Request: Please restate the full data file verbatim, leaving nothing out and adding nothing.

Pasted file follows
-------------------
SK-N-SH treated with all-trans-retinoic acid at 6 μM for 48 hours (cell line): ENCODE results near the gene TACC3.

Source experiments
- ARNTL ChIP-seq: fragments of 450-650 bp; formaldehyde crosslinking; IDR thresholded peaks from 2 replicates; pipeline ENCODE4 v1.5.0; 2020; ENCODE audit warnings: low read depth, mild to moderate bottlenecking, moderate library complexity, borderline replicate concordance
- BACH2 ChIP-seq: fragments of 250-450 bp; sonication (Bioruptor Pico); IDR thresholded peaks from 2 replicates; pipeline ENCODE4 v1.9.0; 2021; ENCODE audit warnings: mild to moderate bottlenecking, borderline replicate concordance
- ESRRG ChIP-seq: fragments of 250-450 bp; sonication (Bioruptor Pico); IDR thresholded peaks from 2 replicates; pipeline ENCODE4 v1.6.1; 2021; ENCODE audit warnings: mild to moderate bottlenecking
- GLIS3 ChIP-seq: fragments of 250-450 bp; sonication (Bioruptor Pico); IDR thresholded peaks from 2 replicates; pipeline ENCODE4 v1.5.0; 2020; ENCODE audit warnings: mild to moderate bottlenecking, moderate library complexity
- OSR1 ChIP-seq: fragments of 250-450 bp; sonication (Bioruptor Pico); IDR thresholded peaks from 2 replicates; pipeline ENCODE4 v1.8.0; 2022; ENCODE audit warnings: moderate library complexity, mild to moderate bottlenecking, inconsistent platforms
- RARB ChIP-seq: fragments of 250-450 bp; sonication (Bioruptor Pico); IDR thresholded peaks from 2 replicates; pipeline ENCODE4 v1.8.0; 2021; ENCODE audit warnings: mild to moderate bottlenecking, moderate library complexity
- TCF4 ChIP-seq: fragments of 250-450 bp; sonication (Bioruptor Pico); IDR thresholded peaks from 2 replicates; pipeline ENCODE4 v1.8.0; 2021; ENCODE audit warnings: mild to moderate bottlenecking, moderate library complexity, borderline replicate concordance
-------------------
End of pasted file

SK-N-SH treated with all-trans-retinoic acid at 6 μM for 48 hours (cell line): ENCODE results near the gene TACC3.

Source experiments
- ARNTL ChIP-seq: fragments of 450-650 bp; formaldehyde crosslinking; IDR thresholded peaks from 2 replicates; pipeline ENCODE4 v1.5.0; 2020; ENCODE audit warnings: low read depth, mild to moderate bottlenecking, moderate library complexity, borderline replicate concordance
- BACH2 ChIP-seq: fragments of 250-450 bp; sonication (Bioruptor Pico); IDR thresholded peaks from 2 replicates; pipeline ENCODE4 v1.9.0; 2021; ENCODE audit warnings: mild to moderate bottlenecking, borderline replicate concordance
- ESRRG ChIP-seq: fragments of 250-450 bp; sonication (Bioruptor Pico); IDR thresholded peaks from 2 replicates; pipeline ENCODE4 v1.6.1; 2021; ENCODE audit warnings: mild to moderate bottlenecking
- GLIS3 ChIP-seq: fragments of 250-450 bp; sonication (Bioruptor Pico); IDR thresholded peaks from 2 replicates; pipeline ENCODE4 v1.5.0; 2020; ENCODE audit warnings: mild to moderate bottlenecking, moderate library complexity
- OSR1 ChIP-seq: fragments of 250-450 bp; sonication (Bioruptor Pico); IDR thresholded peaks from 2 replicates; pipeline ENCODE4 v1.8.0; 2022; ENCODE audit warnings: moderate library complexity, mild to moderate bottlenecking, inconsistent platforms
- RARB ChIP-seq: fragments of 250-450 bp; sonication (Bioruptor Pico); IDR thresholded peaks from 2 replicates; pipeline ENCODE4 v1.8.0; 2021; ENCODE audit warnings: mild to moderate bottlenecking, moderate library complexity
- TCF4 ChIP-seq: fragments of 250-450 bp; sonication (Bioruptor Pico); IDR thresholded peaks from 2 replicates; pipeline ENCODE4 v1.8.0; 2021; ENCODE audit warnings: mild to moderate bottlenecking, moderate library complexity, borderline replicate concordance